Having a new baby enter the world is usually a time for celebration.
The ancient Greeks also liked to celebrate a new born child.
Dads would hold the new child while moms would place a wreath on the door as an announcement.
Neighbors would bring gifts to help the family celebrate.
Although, new born children are a time to celebrate that was not always the case in ancient Greece. Child birth took place within the home.
Mom would have help from other female residents of the house including slaves.
Sometimes Greek mothers would use a midwife to help with birth. The only time a male would enter the room was because of complications.
At this point a male physician would be called to assist with the birth.
Many times babies died a few days after birth. Children did not receive a name once out of the womb. Parents waited seven to ten days after birth to name their child.
During the naming ceremony there was a purification ceremony to further cleanse the baby.
If a baby was born ill with disease or with a deformity, the family would abandon the baby. Many times a family would abandon their baby outdoors or on top of a hill.
Girls were abandoned more than boys. Sometimes a passing family might take the abandoned child and raise the individual as a slave.
Giving birth in Sparta was different. When the new born child arrived, they would be carefully examined.
The child would be killed on the spot if found to be deformed or with disease. The Spartans only wanted children that could be considered great warriors when they grew old.
Children in ancient Greek spent most of their time with their mothers.
Mothers were responsible for raising the children and teaching them basic skills.
Brothers and sisters generally played at home with each other learning the same basic skills until the age of seven years old.
Girls within ancient Greece were not taught to read and write. Instead their education was surrounded by household work.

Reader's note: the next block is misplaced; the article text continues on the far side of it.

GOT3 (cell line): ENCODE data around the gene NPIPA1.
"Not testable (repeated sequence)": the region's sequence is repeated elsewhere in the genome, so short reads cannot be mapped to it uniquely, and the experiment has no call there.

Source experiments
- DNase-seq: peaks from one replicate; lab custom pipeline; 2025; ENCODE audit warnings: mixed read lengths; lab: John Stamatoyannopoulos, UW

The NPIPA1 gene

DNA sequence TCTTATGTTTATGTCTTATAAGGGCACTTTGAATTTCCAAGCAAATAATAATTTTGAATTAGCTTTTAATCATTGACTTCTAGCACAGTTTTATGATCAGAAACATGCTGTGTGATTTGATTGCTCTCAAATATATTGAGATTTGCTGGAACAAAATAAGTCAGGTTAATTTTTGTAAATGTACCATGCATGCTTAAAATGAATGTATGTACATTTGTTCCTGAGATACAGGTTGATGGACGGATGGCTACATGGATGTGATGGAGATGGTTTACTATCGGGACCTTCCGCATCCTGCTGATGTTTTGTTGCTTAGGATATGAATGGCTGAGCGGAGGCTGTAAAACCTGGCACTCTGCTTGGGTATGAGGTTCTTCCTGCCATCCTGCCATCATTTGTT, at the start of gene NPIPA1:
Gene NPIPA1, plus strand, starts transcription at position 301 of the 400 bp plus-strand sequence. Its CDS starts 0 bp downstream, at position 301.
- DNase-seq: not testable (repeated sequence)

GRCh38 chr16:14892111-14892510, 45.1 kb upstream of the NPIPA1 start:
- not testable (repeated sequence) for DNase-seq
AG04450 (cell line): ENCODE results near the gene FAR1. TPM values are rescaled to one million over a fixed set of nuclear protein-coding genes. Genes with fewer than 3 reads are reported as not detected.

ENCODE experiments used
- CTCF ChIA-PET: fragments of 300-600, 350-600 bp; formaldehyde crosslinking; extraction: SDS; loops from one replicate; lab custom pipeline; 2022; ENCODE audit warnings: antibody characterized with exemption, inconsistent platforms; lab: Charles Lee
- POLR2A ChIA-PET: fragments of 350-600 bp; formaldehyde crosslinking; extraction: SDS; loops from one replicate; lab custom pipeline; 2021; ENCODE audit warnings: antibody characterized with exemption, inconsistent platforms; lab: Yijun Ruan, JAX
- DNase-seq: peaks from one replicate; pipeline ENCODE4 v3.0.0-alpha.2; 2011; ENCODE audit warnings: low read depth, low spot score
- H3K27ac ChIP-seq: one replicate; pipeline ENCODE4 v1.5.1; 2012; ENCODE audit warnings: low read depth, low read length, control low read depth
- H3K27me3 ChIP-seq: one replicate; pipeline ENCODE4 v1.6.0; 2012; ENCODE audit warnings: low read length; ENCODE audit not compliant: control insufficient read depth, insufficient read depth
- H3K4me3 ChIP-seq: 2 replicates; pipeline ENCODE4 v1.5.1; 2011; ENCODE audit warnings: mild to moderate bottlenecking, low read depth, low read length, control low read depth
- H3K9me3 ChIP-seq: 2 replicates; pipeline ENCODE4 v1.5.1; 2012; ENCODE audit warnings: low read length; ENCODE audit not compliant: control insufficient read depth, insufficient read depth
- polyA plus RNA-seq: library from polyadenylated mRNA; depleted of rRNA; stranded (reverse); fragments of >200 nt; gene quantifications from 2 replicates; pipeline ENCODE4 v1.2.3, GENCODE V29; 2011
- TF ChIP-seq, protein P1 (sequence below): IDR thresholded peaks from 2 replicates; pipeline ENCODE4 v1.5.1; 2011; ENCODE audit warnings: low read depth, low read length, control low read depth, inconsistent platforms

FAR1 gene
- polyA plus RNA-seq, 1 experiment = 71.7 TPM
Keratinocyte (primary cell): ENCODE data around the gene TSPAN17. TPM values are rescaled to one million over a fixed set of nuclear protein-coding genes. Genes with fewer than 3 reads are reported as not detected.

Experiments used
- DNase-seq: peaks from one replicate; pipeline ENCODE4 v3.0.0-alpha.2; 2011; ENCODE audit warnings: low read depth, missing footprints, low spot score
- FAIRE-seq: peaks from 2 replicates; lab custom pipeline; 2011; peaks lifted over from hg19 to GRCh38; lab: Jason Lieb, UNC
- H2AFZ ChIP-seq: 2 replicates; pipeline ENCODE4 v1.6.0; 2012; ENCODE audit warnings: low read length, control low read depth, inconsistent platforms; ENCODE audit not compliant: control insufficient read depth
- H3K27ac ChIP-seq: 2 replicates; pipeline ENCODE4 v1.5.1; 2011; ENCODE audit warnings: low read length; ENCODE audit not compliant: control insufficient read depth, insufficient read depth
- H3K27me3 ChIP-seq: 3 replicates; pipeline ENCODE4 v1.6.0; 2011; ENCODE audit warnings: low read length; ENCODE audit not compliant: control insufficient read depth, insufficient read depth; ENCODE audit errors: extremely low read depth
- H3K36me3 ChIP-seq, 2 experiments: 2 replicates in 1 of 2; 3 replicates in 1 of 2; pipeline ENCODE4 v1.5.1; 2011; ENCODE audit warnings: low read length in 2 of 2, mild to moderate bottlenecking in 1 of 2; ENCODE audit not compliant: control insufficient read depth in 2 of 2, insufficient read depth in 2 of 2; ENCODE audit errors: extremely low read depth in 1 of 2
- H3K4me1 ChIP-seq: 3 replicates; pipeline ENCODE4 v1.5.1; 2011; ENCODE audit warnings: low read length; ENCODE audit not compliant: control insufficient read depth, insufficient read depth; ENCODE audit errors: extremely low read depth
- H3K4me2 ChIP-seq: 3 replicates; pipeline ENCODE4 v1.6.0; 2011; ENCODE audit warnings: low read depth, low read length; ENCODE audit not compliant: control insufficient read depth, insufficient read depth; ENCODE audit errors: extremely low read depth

Young girls were taught to weave, cook, embroider and take care of the home. Occasionally a girl from a wealthy family would be given a basic education of reading and writing.
Spartan girls enjoyed a different type of childhood. Girls in Sparta were encouraged to dance, learn music and sing.
Girls were taught athletics and gymnastics. Every girl also received a basic education of reading and writing.
At the age of 12 or 13 years old, young girls would take their childhood toys to the Temple of Artemis.
They would leave their toys in a symbolic jester of their childhood ending.
After this point in time, young girls were married off in arranged marriages. Many times these arranged marriages were to men in their thirties.
Young boys would stay with their mothers until the age of six years old. Their mother was responsible for teaching boys basic tasks. Boys were more likely to learn how to read and write.
Boys from poorer families would also work the fields.
At the age of seven boys started to learn their father’s trade.
Wealthier families had their boys attend school where they would learn grammar, music and gymnastics. Many city-states required boys to join the military at eighteen years old.
Spartan boys were different. At the age of seven years old, they were taken to the barracks.
At the barracks, young boys would be taught military tactics. Spartan boys stayed at the barracks until they were thirty years of age.
Common toys that the children of ancient Greece played with include rag dolls, small pottery figurines, rattles, balls and even yo-yos.
Children would play games that involved running, jumping and tossing things into buckets. Other activities children enjoyed were listening to stories about Greek gods.
Greek fables where used as learning tools.
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